State of the Farm


(Picture from here.)

It has been a long winter.

As I sit in this diner writing this I’m looking out at more snow falling. Enough already! We’ve broken the all time winter snow record. When will you Gods of Winter be satisfied with our misery? Must we sacrifice our children to appease you?

Hm. Ben’s been seventeen a lot lately…

<Deep breath>

Okay. Winter on the farm. Gotcha.

Starting around Thanksgiving and up to about now we do winter activities around the homestead. This means cleaning out the greenhouse some. Making sure the turtles and tortoises have a nice place to sleep, perchance to dream of Terry Pratchett. (It’s Terrys all the way down– at least that’s how I wish to imagine the afterlife.) Keeping the chickens warm.

Ah, the chickens. We lost Abigail and Beaker this winter. Abigail had been our oldest chicken. She survived a coyote attack, a racoon attack and a bobcat attack. Survived her peers when they were slaughtered like, well, animals. We now have Stalag 17 and I think they’re safe.

She was a good chicken. Speckled black and white, she had a sort of Grande Dame grandeur. She didn’t turn mean when she got old. Her last egg looked like it would have hatched into Quasimodo if it could have hatched at all. I think she kept the other chickens in line even more than the three roosters she outlived.

Beaker was a different sort. She was born with a deformed beak that twisted as it grew. Every year we had to trim it back so she could eat. Beaker was lively and quick. She was never mean, either, but she was smart. She figured out places where food had been brushed, which foods were better than other. It was Beaker that figured out how to get to the grass on the west side. Beaker was the first one on the railing in the spring and the last one to end up in the coop in the throes of winter.

Now we’re left with Stumpy (whose leg doesn’t work from said bobcat attack), Fish, the rooster, and the Brown One Whose Name We Cannot Remember. (BOWNWCR?) We’ll need new layers in the spring and the debate now is to hatch them ourselves, buy some hens or get some hatchlings from one of the hatcheries.

The other thing we do in the winter– appropriately in this time of Chicken Mourning– is make wine.

I skipped wine making for a couple of years. Then, last winter, I got back into it. Over the last year I’ve made a plum wine, peach wine, Concord grape wine (don’t laugh), Reisling, Alvorinho and an accidental Current champagne.

Over the years we’ve come up with a pattern that works for us. We do primary fermentation upstairs where we can control the temperature more easily. When fermentation is pretty much done, we move it into glass carboys and put it downstairs in our cold, cold basement. Right now we have a rhubarb cooking upstairs and I’m trying a lager which ferments at a much lower temperature. It’s downstairs. We have a strawberry and another Concord in the glass carboys.

Wendy has cleaned out the freezer and set up a schedule of upcoming fermentation: Cornelian cherries are next. Followed by peaches. Then, a mango concentrate I got on sale a while back. Then, the grapes in the fall followed by cider. If I can get her to agree I might try something interesting like a Chardonnay from California juice.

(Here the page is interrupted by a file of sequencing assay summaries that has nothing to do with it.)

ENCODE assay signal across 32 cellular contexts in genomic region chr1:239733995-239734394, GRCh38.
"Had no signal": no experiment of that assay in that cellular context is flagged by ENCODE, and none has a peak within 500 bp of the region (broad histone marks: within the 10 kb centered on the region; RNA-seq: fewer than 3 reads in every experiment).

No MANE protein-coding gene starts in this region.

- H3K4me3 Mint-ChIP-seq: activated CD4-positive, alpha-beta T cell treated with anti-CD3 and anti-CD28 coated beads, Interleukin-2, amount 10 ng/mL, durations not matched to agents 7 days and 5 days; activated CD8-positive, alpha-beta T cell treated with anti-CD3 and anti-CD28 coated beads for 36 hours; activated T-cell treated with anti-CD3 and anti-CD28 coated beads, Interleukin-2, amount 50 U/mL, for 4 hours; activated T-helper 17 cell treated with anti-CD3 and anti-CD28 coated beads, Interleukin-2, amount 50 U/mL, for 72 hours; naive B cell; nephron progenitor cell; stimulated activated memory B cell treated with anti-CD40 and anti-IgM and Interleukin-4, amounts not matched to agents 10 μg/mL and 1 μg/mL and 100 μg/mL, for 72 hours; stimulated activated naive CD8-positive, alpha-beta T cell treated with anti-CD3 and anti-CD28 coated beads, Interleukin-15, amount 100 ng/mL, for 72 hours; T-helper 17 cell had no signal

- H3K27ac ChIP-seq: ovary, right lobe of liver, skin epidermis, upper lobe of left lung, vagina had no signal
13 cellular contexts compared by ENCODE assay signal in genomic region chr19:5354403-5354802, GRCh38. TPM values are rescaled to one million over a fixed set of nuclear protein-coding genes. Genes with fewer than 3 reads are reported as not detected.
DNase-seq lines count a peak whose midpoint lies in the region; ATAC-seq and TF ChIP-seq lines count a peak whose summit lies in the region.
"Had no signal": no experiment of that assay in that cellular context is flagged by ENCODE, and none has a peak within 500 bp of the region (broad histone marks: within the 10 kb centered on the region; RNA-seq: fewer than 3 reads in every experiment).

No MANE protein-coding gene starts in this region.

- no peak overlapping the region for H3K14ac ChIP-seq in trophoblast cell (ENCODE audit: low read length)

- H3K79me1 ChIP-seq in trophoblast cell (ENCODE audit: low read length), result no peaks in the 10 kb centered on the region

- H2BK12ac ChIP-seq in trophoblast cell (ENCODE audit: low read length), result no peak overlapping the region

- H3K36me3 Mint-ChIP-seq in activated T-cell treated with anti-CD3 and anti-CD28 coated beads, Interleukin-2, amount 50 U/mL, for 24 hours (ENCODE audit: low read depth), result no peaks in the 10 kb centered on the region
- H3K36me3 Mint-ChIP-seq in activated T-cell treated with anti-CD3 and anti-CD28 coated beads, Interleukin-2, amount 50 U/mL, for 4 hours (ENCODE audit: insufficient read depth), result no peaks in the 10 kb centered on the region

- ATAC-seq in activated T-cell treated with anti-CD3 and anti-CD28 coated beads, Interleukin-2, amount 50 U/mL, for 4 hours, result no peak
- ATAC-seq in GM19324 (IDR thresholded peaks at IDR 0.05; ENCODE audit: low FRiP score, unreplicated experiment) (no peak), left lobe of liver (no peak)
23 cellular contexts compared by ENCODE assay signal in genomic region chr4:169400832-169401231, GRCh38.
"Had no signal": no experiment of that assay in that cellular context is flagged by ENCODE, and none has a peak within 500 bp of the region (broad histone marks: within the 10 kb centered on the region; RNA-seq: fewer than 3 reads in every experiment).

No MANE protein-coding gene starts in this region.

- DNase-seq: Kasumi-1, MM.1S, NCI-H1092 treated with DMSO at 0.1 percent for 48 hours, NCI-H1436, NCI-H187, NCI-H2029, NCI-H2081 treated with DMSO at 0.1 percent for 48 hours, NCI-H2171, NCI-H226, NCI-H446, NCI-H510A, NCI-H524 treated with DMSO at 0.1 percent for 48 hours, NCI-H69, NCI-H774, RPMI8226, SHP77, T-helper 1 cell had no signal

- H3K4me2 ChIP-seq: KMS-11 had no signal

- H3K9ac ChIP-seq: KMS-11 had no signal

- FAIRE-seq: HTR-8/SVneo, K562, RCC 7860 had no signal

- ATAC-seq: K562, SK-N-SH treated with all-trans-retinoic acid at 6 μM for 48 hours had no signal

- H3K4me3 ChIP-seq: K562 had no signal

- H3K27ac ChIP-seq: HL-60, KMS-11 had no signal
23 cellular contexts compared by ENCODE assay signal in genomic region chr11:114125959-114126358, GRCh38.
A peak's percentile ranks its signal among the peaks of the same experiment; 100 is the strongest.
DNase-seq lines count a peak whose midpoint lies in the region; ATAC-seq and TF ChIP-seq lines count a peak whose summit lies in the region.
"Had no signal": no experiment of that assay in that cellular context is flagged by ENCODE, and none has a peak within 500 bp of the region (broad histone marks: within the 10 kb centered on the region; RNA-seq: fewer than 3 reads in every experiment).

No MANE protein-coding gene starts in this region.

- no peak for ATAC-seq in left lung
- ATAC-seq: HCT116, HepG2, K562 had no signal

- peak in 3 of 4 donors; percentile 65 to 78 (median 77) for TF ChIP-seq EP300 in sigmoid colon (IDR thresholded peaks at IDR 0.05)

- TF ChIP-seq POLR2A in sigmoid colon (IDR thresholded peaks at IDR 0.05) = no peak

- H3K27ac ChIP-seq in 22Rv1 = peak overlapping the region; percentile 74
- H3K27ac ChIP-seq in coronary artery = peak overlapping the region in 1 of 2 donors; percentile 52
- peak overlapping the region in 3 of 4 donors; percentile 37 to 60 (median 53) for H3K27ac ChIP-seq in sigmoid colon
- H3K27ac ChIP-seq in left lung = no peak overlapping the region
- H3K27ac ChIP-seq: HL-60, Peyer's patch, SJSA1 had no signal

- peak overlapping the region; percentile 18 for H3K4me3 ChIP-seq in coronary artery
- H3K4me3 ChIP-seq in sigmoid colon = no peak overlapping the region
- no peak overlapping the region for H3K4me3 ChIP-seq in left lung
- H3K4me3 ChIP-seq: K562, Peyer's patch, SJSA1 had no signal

By the end of the year we’ll have about 40 to 50 gallons of wine in the basement.

Hey. It was a cold winter. I want to be prepared for the next one.




State of the Farm — 5 Comments

  1. I was a serious brewer for years until I had to give up gluten. I still think about returning to meads and cider. What kind of chickens are you thinking about for the new flock?

  2. Have you made Concord grape wine before? Is it worth the effort? I have two nice Concord grape vines, and usually I make low sugar jams and jellies, but I’ve thought about wine…

  3. Yes. It snowed again on Saturday. It was horizontal snow, too. This morning it was 14F. This winter just isn’t giving up.

    I started making wine with Concord grapes about ten years ago. It was a dream: making a drinkable dry Concord wine that doesn’t taste like Welch’s + kerosene.

    I finally hit my stride about three years ago. The tricks I have found are:
    1) Do not– repeat, do NOT– treat Concord grapes as red grapes. That is, ferment them with the skins in the fluid. Concords are strong enough not to need that and you’re just making misery for yourself.
    2) Every recipe calls for pectinase. Triple it.
    3) Set up the Concord wine to run to dry. For a regular yeast, this means not having an SG of greater than 1.09. For a distiller’s yeast that means no where north of 1.12.
    4) Rack often. Sediment is your enemy.
    5) Figure out a way to keep oxygen out of the mix when you rack. I do it by stirring vigorously. That releases the CO2. CO2 is heavier than air.
    6) Keep racking until there’s almost no sediment. For me this takes about 4 times.
    7) Use a glass carboy for settling. It means you can actually see what’s happening.
    8) Get a wine filter. You’ll be glad you did.
    9) Once you’ve bottled it, prepare for no less than two years wait. Crack one every now and then to see how it’s doing. But I haven’t had the kerosene leave the wine in less than two years.
    10) Be prepared for failure prior to success. I’ve had good luck with most things. Concords were a challenge.

    Drink hearty.

    • Oh, one more. You can use oak chips as well. They seem to mellow the wine. However, they have to be used judiciously as they impart tannin along with a lovely vanilla sort of taste. Too much and you get Concord-acorn wine. Too little and no effect.

      I don’t use oak chips much any more but for really strong flavors it’s a useful trick to have.